I touched on this in my post about cultural appropriation and Japan studies, but one of the reasons I got irritated in Japan with the constant “where are you from?” questions, was less for myself (I’m not from there) and more because it’s a burden that the children of my friends and coworkers raised exclusively in Japan have to bear (who may not “appear” to be “Japanese” at first glance, particularly if they’re multiracial). Addendum: I realize this post probably comes as flippant and ignoring the greater issues of being non-white and Japanese or multiracial and Japanese in Japan, especially given that time has passed since I originally wrote it and more people are now discussing this topic in relation to Ariana Miyamoto, Miss Japan 2015. In addition to her story, I’d like to also share some more recent articles on this: this article on “passing” and multiracial erasure in the US, and this one on the film Hafu: Mixed Race in Japan. And to note that, while there are negative stereotypes about white and white-appearing people, that white-appearing people often are associating with “benevolent” stereotypes, which, while problematic, are not nearly as damaging and dangerous as the negative stereotypes about Black people and people of Korean, Filipino, and Chinese descent (regardless of nationality) are.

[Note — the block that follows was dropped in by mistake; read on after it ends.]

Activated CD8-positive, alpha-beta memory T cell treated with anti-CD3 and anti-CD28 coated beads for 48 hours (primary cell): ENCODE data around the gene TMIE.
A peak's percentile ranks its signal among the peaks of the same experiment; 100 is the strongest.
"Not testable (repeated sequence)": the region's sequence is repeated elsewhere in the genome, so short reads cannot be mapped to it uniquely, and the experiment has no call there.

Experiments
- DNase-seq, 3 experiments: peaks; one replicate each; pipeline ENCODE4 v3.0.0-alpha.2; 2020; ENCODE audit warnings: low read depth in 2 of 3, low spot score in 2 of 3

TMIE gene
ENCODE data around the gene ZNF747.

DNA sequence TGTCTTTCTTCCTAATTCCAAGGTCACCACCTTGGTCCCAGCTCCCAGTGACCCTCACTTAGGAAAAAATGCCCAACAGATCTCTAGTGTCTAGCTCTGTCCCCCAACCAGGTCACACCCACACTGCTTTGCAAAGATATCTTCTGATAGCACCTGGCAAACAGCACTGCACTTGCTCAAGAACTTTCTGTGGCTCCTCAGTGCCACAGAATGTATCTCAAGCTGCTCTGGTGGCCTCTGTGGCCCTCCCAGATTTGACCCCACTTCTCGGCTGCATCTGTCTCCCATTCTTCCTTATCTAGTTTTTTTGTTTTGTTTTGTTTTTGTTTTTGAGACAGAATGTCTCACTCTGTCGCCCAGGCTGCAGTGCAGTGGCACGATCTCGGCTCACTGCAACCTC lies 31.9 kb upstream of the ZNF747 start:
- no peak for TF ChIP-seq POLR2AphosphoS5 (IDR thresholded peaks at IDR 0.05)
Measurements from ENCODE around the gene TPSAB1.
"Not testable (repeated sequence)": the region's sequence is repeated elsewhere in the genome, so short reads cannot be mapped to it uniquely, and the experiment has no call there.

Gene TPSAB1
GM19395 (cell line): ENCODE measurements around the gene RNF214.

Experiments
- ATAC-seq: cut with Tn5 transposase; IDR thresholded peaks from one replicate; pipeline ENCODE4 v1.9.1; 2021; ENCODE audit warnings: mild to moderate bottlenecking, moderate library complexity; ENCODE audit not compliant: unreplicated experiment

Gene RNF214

Kanadajin3’s “White Japanese People – 白人系日本人” is video with commentary from several white people raised in Japan and the challenges they face as racial Others. The video is bilingual and very well done, highlighting the perceived connection between race and nationality in Japan. Don’t think that Americans and other nationalities don’t do this, too–see “What kind of Asian are you?” for a great response to Americans who do this. That still doesn’t make it okay in Japan–it means we need to think more seriously about how subtle and insidious racism can be.
I’d love to see more stories, especially from non-white minorities in Japan, who are by far more marginalized. Also, don’t read the comments.